The South China Sea Case and China's New Nationalism

 
 

Since the ruling in the Philippines’ South China Sea arbitration case was released on July 12, WeChat and the microblogs used daily by the majority of Chinese people have been flooded with two pictures. One is a letter which calls on veterans to enroll in the army again, with the similar comment, “ if there is a war, I will be back to the front upon the call.” The other picture is a map of Chinese territory which marks out the nine-dash line, with the caption that “This is Chinese territory, not an inch of it can be lost.” It may not be surprising that the arbitration tribunal announced such an unfavorable outcome, but it is a little unexpected that Chinese patriotism has accumulated to the extent of this unprecedented unity and consolidation.

This obvious response from the Chinese mass population has some implications. When it comes to the South China Sea issue, pundits and scholars usually focus on elite politics or the diplomatic behavior of the Chinese side. The area of civilian appeals or public emotions is seldom discussed or studied, much less the core themes or effects of China’s new nationalism. Traditionally, we would expected that when living conditions have improved, the grassroots class is unlikely to become radical, because their basic needs have been satisfied. However, contrary to the prediction, the Chinese nationalism is resurging rather than declining, even though its GDP per capita has soared into a new historical height. If the external material atmosphere has changed, what other factors can we see as the cause?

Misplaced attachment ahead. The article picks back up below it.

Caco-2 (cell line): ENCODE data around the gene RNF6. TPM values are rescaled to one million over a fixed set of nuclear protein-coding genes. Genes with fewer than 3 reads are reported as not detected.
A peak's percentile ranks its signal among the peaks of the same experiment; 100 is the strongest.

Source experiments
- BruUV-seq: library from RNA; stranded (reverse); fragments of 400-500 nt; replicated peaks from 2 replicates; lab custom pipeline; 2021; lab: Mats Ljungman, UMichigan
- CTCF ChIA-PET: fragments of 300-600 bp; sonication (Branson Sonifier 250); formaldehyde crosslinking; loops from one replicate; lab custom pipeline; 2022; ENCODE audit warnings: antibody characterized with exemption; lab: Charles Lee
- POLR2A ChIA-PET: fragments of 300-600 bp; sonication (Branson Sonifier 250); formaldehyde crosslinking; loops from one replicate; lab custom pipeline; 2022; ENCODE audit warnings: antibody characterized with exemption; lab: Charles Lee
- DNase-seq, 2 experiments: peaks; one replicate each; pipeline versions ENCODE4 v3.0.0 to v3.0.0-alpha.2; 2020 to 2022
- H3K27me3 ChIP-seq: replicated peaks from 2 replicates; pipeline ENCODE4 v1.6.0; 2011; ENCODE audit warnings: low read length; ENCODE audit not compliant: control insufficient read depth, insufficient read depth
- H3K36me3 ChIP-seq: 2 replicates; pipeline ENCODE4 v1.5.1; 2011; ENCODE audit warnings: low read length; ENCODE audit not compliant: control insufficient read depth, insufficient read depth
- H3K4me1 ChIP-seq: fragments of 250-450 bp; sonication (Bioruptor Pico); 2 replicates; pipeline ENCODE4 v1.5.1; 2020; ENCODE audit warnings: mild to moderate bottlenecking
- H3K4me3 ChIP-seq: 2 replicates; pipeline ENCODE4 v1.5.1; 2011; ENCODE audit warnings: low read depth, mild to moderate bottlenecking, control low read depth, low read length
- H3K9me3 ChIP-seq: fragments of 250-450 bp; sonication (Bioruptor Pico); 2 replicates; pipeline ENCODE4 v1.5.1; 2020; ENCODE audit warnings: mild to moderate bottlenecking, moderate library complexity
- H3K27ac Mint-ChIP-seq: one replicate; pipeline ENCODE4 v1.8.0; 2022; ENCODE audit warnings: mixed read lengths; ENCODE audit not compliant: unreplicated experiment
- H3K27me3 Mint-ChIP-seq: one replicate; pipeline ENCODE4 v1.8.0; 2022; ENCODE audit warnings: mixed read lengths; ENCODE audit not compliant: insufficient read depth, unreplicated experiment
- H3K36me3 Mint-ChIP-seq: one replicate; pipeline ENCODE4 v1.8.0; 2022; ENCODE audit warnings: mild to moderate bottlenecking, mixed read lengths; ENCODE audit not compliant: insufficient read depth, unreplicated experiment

A look back at history can afford an effective approach to solving these questions. It is conventional wisdom that Chinese nationalism originated from the May Fourth Movement. On May 4, 1919, Chinese students revolted due to the injustice of the Paris Peace Conference and the incompetence and impotence of the then-Chinese government. But for those who are familiar with Chinese history, Chinese nationalism can be traced back much further, to the First Opium War in 1840, which started a century-long invasion by Westerners. Before the May Fourth  Movement in 1919, China responded to this historical humiliation in a top-down way with the following four events: the Westernization drive, the Reform Movement of 1898, the new policies of latter stage of the Qing Dynasty, and finally the Revolution of 1911. However, in 1919 the May Fourth Movement became a new watershed, marking the time when mass nationalism started to affect the state’s behavior in a bottom-up way.

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No matter which approach China has chosen, the damage and loss of national sovereignty and territory is seen as having brought about the whole nation’s humiliation and thereafter aroused extensive patriotism. That is to say, sovereignty and territorial integrity are deemed as national dignity, which unites the whole society. Even after China realized its independence, the core theme of Chinese nationalism still remains: that is the quest to achieve national rejuvenation and be rid of the century-long humiliation. This can explain why Chinese people always overreact to issues touching on national dignity, and why they are so sensitive to South China Sea arbitration case.